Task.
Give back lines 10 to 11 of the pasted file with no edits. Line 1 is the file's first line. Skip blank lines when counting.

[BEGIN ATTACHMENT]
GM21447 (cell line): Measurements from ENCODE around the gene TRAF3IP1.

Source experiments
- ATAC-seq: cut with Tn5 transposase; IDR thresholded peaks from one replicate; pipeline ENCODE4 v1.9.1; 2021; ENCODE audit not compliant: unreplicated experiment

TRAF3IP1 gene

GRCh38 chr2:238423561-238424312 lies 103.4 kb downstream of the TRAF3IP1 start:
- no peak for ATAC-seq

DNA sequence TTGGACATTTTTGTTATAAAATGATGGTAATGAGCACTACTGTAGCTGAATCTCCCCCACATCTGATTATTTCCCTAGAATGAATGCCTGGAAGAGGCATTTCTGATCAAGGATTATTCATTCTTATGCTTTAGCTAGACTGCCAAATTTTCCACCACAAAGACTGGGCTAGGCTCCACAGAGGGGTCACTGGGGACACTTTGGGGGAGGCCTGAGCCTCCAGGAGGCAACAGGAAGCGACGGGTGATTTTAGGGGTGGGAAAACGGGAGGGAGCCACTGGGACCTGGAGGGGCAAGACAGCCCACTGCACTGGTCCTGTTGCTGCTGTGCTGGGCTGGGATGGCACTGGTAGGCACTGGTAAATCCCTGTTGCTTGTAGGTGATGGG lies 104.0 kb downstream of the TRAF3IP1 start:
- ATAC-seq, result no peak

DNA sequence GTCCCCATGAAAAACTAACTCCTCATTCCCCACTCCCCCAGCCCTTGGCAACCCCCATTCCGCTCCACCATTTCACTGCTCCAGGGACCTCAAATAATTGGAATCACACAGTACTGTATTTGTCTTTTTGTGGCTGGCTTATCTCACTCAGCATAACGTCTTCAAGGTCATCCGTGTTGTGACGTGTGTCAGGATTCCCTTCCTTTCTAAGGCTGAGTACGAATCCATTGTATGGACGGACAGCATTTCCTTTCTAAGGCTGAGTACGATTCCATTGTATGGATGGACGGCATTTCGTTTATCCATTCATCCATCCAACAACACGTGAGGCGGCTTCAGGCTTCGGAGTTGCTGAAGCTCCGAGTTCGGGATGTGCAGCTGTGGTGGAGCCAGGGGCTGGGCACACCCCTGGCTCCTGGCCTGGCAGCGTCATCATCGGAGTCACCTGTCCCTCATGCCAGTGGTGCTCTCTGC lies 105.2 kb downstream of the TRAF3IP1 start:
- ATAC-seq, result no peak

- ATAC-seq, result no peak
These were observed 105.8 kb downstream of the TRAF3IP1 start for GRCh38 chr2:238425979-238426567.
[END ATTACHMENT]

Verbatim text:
- ATAC-seq, result no peak

- ATAC-seq, result no peak